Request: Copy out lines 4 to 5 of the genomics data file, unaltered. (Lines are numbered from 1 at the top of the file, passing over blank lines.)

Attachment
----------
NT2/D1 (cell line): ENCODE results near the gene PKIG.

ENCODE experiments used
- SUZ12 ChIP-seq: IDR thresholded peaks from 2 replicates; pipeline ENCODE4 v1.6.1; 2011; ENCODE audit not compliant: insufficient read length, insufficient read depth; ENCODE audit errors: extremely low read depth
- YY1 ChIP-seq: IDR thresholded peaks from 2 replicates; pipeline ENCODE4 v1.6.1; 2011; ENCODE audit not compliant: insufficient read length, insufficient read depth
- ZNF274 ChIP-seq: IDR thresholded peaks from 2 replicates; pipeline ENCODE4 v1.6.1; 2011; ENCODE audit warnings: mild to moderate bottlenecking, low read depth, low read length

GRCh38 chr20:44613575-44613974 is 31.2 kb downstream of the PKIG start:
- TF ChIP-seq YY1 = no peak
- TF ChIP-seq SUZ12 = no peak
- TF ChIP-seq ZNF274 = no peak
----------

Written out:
- YY1 ChIP-seq: IDR thresholded peaks from 2 replicates; pipeline ENCODE4 v1.6.1; 2011; ENCODE audit not compliant: insufficient read length, insufficient read depth
- ZNF274 ChIP-seq: IDR thresholded peaks from 2 replicates; pipeline ENCODE4 v1.6.1; 2011; ENCODE audit warnings: mild to moderate bottlenecking, low read depth, low read length